JpGU-AGU Joint Meeting 2020

Presentation information

[E] Oral

P (Space and Planetary Sciences ) » P-EM Solar-Terrestrial Sciences, Space Electromagnetism & Space Environment

[P-EM13] Dynamics of Magnetosphere and Ionosphere

convener:Aoi Nakamizo(Applied Electromagnetic Research Institute, National Institute of Information and Communications Technology), Mitsunori Ozaki(Faculty of Electrical and Computer Engineering, Institute of Science and Engineering, Kanazawa University), Akiko Fujimoto(Kyushu Institute of Technology), Yuka Sato(Nippon Institute of Technology)

[PEM13-28] Differences in Near-Earth Magnetotail Evolution Between Pseudosubstorms and Substorms

*Yukinaga Miyashita1, Kento Fukui2, Shinobu Machida2, Yoshizumi Miyoshi2, Akimasa Ieda2, Toshi Nishimura3, Vassilis Angelopoulos4 (1.Korea Astronomy and Space Science Institute, 2.Institute for Space-Earth Environmental Research, Nagoya University, 3.Boston University, 4.University of California, Los Angeles)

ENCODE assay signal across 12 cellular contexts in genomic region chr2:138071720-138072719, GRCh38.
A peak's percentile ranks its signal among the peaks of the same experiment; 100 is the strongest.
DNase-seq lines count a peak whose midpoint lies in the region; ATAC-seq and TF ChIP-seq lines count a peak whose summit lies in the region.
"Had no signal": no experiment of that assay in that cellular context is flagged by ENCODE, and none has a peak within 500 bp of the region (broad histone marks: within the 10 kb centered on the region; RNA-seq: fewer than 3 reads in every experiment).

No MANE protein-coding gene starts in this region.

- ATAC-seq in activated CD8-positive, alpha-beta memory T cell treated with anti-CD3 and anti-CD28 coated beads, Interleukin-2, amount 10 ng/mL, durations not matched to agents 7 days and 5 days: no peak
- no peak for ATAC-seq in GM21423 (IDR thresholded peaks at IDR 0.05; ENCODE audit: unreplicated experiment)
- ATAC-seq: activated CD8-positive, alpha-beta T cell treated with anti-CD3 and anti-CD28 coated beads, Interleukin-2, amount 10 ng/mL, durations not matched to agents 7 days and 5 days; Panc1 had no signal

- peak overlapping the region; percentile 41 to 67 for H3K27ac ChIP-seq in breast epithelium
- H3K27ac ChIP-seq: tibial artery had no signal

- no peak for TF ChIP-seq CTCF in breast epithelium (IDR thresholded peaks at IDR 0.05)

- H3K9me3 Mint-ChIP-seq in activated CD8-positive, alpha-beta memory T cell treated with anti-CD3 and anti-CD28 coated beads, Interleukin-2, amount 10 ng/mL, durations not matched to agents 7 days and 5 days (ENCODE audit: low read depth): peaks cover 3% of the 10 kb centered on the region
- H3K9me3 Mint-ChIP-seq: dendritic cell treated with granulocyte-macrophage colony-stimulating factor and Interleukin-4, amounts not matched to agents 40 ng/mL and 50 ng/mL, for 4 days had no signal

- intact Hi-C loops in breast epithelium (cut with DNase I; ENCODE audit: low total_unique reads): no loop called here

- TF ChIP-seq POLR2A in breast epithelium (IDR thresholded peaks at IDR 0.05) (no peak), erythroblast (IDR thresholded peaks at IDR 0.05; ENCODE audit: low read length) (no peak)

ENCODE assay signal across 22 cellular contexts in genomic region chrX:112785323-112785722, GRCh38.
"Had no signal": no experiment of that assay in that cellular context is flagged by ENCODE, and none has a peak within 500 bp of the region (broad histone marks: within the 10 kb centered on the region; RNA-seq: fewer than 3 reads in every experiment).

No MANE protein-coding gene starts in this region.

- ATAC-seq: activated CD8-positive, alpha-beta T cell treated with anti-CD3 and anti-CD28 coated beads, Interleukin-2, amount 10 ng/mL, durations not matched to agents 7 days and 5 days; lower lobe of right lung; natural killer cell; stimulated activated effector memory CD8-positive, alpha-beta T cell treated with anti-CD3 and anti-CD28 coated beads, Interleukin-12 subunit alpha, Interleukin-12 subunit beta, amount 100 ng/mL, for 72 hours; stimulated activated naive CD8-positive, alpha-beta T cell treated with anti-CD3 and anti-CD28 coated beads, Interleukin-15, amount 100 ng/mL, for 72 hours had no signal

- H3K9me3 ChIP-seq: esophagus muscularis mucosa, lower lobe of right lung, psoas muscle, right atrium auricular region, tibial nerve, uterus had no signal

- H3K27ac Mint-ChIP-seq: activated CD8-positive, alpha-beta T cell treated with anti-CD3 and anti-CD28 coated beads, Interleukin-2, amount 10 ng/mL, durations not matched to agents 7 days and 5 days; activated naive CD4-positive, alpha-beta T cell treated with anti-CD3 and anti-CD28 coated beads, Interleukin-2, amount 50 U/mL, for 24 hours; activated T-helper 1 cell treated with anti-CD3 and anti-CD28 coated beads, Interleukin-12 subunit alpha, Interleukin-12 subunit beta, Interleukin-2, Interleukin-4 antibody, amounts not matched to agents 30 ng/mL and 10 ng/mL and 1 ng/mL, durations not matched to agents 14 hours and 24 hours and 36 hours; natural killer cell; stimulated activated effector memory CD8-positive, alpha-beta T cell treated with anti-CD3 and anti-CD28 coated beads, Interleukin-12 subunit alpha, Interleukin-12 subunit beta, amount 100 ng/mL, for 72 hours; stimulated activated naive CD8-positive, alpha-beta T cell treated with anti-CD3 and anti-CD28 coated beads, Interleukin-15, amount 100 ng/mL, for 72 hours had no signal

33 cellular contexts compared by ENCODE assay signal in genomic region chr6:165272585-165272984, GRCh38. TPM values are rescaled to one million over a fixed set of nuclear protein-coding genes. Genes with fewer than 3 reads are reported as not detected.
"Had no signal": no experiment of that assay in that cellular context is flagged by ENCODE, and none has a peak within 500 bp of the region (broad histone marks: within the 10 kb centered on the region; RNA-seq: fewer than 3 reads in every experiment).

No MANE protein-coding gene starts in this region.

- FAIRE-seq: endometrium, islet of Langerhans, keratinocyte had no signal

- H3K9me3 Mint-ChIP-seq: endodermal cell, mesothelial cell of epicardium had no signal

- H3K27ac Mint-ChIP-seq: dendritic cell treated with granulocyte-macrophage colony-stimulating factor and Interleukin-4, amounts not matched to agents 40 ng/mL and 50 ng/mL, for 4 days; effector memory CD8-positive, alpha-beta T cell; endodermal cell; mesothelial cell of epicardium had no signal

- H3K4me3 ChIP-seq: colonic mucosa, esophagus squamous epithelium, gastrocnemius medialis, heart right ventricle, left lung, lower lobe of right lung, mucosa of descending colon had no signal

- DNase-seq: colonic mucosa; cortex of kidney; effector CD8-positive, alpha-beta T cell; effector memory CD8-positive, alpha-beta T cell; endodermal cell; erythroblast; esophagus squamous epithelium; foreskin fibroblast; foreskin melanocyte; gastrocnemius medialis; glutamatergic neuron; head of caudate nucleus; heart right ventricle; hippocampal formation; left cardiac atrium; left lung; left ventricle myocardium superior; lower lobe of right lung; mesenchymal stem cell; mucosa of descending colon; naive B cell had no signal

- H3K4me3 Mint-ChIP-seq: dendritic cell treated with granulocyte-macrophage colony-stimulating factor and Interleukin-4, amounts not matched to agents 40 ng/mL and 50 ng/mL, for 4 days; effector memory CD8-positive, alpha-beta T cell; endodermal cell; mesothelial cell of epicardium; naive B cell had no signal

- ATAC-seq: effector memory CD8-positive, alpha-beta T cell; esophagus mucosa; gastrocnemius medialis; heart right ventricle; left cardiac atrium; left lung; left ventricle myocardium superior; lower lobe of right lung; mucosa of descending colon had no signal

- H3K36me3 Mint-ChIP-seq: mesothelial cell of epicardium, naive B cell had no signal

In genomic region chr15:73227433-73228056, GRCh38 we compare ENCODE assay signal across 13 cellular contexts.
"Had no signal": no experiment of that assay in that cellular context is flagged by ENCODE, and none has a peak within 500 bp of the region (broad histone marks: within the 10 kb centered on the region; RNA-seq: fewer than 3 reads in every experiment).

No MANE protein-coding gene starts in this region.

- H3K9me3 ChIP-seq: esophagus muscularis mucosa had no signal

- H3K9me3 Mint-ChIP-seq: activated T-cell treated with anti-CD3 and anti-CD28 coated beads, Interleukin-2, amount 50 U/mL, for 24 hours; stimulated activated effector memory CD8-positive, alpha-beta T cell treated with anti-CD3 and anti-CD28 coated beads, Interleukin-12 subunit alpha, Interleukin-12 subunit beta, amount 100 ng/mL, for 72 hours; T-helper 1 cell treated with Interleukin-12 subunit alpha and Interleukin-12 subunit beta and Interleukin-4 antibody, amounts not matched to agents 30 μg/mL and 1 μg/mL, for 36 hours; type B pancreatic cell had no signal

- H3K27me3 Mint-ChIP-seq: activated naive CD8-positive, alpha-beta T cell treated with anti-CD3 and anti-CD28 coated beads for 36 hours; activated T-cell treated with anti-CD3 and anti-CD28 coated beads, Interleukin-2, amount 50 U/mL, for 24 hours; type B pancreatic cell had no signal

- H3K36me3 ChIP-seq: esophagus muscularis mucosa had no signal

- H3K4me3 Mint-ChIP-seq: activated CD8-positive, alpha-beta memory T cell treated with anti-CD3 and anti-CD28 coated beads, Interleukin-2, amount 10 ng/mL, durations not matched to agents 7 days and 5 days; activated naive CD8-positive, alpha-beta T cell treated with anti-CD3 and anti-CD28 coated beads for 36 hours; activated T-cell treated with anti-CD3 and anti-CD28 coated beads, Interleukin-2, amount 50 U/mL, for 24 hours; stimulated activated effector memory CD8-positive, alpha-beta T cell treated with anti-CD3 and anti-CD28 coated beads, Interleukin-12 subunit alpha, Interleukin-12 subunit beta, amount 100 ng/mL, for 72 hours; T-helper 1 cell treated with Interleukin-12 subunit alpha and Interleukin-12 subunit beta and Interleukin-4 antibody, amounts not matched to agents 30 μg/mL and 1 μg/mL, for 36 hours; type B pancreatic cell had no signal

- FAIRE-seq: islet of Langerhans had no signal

Keywords:substorm, pseudosubstorm, pseudobreakup, magnetotail, ballooning instability, THEMIS

Pseudosubstorms (pseudobreakups) are similar to substorms during the early stage of auroral development but differ in the later stage. That is, pseudosubstorms are not accompanied by poleward expansion, while substorms are. To understand what causes this difference, we statistically studied temporal and spatial development of the near-Earth magnetotail at X=-7 to -11 Re around pseudosubstorm and substorm onsets, based on THEMIS data. We find that near-Earth reconnection occurs before onset for both pseudosubstorms and substorms, but the earthward flow generated by reconnection is slower for pseudosubstorms than for substorms. Dipolarization, together with magnetic field fluctuations, occurs at X=-8 Re for both cases, but it is weaker at other distances for pseudosubstorms than for substorms. This result suggests that the current disruption related to dipolarization does not expand tailward and hence auroral poleward expansion does not occur for pseudosubstorms. Furthermore, the total pressure is larger at X=-8 to -11 Re for several minutes before onset for substorms than for pseudosubstorms. The total pressure gradient increases more largely after onset for substorms than for pseudosubstorms. We suggest that these differences are important factors for determining whether ballooning instability causing current disruption grows in a wide area, that is, whether the initial action develops into a substorm or subsides as a pseudosubstorm.